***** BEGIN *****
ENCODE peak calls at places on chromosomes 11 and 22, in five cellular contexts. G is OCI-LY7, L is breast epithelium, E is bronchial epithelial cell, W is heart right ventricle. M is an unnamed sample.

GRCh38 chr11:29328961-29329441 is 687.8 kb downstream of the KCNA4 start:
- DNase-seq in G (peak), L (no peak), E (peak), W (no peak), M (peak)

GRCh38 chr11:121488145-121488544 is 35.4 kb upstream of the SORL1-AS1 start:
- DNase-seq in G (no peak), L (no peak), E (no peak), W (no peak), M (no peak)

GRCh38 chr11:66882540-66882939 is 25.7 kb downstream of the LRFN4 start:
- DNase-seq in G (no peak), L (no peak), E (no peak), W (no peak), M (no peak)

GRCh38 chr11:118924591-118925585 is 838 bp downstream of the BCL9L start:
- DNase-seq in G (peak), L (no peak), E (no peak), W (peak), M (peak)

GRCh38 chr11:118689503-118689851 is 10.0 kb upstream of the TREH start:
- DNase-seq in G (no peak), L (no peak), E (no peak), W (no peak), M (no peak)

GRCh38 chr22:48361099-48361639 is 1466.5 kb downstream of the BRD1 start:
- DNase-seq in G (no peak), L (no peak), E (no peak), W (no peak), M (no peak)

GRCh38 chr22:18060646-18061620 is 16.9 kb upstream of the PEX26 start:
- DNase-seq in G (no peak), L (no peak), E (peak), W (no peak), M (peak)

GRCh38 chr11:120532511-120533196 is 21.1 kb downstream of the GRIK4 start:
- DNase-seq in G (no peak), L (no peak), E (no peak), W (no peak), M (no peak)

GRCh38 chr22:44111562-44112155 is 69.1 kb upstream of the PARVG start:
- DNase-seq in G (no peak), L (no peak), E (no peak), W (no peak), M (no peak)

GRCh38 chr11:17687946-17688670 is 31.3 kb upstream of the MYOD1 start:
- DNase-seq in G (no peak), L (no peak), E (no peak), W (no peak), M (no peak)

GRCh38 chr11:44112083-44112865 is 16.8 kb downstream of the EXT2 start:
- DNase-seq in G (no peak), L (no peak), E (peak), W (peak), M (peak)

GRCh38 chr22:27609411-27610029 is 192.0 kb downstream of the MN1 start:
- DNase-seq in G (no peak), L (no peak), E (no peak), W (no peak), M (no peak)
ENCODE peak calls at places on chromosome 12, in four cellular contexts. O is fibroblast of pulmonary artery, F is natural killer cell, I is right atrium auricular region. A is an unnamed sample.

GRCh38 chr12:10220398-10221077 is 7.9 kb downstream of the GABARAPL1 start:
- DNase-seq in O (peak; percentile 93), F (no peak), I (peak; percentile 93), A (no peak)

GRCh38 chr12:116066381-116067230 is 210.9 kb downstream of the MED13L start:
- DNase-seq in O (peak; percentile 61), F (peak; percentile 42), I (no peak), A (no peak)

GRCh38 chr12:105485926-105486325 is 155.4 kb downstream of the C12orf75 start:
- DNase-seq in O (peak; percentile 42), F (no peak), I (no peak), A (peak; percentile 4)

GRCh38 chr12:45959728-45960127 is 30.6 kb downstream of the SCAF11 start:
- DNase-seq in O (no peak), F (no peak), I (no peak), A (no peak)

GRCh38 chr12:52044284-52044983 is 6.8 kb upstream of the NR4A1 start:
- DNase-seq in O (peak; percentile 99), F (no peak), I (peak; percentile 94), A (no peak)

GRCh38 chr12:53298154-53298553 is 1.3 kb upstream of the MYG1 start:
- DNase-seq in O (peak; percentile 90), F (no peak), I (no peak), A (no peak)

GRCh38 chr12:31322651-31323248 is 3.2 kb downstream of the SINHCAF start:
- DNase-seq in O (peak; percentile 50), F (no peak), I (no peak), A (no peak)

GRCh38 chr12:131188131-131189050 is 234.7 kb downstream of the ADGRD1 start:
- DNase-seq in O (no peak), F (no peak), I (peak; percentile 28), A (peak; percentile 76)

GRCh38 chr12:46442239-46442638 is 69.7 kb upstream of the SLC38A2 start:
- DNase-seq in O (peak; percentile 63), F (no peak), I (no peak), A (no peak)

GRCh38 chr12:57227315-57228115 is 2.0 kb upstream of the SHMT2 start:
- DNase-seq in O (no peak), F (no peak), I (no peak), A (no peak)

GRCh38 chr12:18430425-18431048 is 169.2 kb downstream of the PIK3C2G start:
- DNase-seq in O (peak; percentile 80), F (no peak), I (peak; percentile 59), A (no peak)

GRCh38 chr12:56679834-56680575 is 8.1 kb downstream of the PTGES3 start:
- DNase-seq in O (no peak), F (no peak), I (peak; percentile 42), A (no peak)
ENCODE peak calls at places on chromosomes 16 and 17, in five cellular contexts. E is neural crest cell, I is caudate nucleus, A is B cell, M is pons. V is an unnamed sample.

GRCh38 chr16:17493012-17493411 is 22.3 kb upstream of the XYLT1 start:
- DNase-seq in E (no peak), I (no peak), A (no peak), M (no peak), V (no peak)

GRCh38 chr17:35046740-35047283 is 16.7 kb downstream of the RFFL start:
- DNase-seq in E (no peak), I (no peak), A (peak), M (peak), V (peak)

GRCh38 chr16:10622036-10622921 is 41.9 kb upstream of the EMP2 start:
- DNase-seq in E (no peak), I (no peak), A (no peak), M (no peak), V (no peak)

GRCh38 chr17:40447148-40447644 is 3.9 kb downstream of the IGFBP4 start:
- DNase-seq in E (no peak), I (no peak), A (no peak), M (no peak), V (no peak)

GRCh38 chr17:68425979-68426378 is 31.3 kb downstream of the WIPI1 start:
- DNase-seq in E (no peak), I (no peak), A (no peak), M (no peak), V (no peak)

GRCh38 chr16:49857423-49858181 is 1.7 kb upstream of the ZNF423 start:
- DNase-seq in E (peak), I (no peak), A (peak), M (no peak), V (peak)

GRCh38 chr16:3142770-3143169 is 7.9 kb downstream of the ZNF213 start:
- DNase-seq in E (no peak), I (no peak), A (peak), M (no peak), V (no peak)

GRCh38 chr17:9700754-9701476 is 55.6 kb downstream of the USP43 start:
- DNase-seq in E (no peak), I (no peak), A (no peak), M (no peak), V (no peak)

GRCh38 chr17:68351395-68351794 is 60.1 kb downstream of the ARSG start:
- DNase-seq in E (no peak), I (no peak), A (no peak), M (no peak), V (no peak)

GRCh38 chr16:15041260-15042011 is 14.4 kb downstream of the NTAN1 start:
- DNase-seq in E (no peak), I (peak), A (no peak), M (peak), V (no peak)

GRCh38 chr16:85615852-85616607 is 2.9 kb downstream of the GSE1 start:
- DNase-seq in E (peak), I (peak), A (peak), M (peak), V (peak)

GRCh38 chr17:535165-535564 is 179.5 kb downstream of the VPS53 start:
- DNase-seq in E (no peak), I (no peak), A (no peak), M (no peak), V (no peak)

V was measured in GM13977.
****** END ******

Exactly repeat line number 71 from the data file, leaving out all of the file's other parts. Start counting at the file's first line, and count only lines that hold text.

- DNase-seq in E (no peak), I (peak), A (no peak), M (peak), V (no peak)